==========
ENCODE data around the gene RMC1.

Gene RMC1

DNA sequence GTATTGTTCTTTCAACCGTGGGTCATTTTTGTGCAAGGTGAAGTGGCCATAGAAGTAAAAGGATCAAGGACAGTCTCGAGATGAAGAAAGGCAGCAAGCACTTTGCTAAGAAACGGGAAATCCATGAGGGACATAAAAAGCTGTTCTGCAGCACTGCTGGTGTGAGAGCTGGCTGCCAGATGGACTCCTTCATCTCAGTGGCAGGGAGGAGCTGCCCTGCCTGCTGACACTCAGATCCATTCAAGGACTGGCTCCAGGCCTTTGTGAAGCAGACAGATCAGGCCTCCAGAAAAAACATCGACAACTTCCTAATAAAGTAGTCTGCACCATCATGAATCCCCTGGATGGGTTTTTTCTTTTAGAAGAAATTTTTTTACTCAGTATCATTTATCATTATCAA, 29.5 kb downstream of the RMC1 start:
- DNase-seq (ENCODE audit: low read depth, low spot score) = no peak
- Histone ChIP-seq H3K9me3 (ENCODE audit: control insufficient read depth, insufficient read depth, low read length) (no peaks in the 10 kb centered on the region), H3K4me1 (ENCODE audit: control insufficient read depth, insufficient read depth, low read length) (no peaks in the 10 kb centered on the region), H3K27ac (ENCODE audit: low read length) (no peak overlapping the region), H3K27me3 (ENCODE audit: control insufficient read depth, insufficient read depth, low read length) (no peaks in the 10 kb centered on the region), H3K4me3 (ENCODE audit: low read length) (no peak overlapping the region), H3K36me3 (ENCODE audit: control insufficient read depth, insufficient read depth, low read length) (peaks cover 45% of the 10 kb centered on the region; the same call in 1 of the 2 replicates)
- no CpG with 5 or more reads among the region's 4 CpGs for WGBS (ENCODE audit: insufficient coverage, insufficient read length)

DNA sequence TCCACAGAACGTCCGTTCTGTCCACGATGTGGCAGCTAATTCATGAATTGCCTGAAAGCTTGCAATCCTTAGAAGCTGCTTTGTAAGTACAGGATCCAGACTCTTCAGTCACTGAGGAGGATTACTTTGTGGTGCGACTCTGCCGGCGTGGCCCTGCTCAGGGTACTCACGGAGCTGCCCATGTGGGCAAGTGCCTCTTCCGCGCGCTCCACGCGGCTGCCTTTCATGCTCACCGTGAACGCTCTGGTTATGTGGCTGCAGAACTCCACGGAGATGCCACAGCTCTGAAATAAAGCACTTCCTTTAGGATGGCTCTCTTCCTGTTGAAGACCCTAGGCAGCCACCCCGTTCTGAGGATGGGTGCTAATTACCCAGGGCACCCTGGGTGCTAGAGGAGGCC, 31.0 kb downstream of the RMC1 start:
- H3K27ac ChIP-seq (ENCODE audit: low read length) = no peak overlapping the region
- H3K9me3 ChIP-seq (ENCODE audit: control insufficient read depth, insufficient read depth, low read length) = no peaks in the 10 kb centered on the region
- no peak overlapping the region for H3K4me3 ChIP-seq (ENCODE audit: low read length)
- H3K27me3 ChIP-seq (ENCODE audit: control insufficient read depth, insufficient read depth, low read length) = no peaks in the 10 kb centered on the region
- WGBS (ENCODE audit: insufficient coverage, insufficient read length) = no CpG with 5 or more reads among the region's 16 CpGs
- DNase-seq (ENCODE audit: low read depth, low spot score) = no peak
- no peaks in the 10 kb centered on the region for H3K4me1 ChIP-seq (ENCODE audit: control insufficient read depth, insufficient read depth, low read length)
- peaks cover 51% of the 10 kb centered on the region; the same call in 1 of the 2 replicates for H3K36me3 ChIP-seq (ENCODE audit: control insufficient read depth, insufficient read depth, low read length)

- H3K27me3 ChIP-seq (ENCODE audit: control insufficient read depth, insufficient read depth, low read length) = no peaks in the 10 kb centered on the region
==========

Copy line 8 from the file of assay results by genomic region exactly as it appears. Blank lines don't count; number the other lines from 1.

- H3K27ac ChIP-seq (ENCODE audit: low read length) = no peak overlapping the region